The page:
When we decide to eat that warm, gooey, delicious cinnamon bun, we know we are making a trade-off – short-term happiness vs. time in the gym later.
When it comes to food, we don’t always make the best choices but we are generally aware of whether a food (or drink) is good for us. We have been taught to think about the value of what we eat and its impact on our health.
But when it comes to consuming information, we rarely consider either its cost or its value. As a result, we are experiencing an epidemic of outrageous proportions!
How much time do you spend consuming media – reading, watching, listening? According to a 2018 Nielsen report, American adults spend over 11 hours per day consuming and interacting with media.
Our most precious non-renewable resource is our time and if we spend almost half of it on media consumption, shouldn’t we think about the value of that content as much as we think about the value of our food?
We should, but we don’t. Low-value information over-consumption is an invisible mind block we need to address now, because it is costing us our lives.
While that may sound like an alarmist's exaggeration, I truly don’t think the problem can be overstated.
High vs Low Value Information
Processed food has nutrition labels so we can determine its value. Media content does not, so we have to label it ourselves. It’s a personal call.
My definition of low-value information is:
- It does not make me wiser, healthier, kinder, or more productive
- It does not improve my decision making or relationships
- It does not increase my understanding of others
- It has no lasting impact
Intention can also indicate low-value information:
- It is created only to evoke outrage or negativity, or to titillate and excite
- It is intended primarily to sell me something that will not help me
- Its purpose is to harvest my attention
Examples of content that is often low-value include:
- “News” from sources with a political or social agenda or that have been proven unreliable
- Opinion and analysis pieces (often labelled as news)
- Anything about celebrities or their opinions
- Stories about people behaving badly (politicians, criminals, celebrities)
- Meaningless social media posts
These examples are not always low-value, but in my experience they usually are.
One caveat - while pure entertainment may not be high-value information, it does have some value to us and can make us happy. We just need to moderate the amount. How much time do you really want to spend being entertained?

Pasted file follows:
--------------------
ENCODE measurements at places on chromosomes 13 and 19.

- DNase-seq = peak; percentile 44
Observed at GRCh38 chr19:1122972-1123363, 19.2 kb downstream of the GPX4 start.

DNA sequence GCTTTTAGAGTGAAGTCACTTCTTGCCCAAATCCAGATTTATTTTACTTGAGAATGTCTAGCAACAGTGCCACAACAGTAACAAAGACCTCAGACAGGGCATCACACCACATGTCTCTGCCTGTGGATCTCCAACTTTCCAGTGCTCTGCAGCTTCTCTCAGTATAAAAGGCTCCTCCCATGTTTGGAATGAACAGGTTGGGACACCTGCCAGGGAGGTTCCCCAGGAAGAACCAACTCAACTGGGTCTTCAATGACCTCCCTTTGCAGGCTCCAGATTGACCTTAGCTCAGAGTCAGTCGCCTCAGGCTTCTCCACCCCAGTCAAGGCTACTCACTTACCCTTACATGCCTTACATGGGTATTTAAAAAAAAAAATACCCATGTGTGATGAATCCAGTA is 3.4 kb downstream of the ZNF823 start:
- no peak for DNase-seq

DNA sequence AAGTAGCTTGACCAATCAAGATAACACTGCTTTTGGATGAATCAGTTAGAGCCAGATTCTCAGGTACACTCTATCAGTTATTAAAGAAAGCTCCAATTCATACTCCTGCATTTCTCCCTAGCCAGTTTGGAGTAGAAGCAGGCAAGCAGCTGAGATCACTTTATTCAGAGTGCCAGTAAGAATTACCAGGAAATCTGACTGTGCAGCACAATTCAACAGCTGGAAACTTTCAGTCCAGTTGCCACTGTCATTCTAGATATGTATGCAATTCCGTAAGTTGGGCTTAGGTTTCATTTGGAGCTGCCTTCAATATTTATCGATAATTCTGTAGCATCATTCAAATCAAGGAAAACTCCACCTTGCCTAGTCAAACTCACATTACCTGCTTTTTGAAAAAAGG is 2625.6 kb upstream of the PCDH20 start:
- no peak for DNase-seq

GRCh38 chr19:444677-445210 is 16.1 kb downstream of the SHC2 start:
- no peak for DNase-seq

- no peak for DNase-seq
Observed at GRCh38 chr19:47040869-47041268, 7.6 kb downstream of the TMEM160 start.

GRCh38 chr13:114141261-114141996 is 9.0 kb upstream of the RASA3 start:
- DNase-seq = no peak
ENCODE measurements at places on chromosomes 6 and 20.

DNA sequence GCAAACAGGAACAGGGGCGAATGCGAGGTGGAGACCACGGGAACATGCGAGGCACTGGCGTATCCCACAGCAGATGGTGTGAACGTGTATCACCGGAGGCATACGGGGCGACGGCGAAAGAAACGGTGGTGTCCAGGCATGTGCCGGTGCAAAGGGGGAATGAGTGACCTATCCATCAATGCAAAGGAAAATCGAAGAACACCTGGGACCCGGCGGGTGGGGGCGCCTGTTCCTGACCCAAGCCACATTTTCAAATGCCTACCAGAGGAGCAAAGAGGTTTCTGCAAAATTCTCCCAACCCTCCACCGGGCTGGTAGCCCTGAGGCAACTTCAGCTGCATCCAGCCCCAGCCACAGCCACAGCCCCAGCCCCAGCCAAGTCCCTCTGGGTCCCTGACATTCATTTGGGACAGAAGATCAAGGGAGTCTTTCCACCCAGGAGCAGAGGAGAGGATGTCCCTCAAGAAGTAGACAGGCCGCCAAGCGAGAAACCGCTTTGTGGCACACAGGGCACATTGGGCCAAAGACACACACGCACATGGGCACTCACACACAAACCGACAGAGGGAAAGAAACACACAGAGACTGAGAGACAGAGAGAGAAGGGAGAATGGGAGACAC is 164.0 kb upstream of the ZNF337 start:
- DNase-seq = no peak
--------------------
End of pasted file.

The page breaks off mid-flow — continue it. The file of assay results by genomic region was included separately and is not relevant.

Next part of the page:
The best of both worlds is high-value information that is entertaining. (That is what I strive to bring my audiences in my speaking programs.) Art can also be highly entertaining and high-value, if the insights it provides into the human condition are valuable and relevant to us.
This is a critical time for us humans. The industrial revolution allowed food to become cheaper and more plentiful, which eventually spawned the obesity epidemic. Similarly, the information revolution now gives us free access to more information than we can possibly use, most of it with little or no value, creating “infobesity.”
Instead of costing us our health, it is costing us our time, which is just as dear.
Much of our behavior is done without conscious thought (thank you, lizard brain). Our consumption of information is a great example. Rarely do we think before we dive in. I certainly am guilty of clicking link after link, only to emerge an hour later to ask myself, "What was I thinking?!"
To become better versions of us, we need to make better use of our time, and that can only be done by making thoughtful decisions on how we spend it.
First, consider making your own list of criteria that qualifies information as high-value or low-value to you.
Then, before sitting down with your computer, phone, magazine, book, or TV, take a few seconds to compare the content you are about to consume against your criteria. Sometimes you can't tell the value until you start into it. If it is low-value, is that really the best use of that slice of your time? Of your life?
Think well, be well!
- Steve Haffner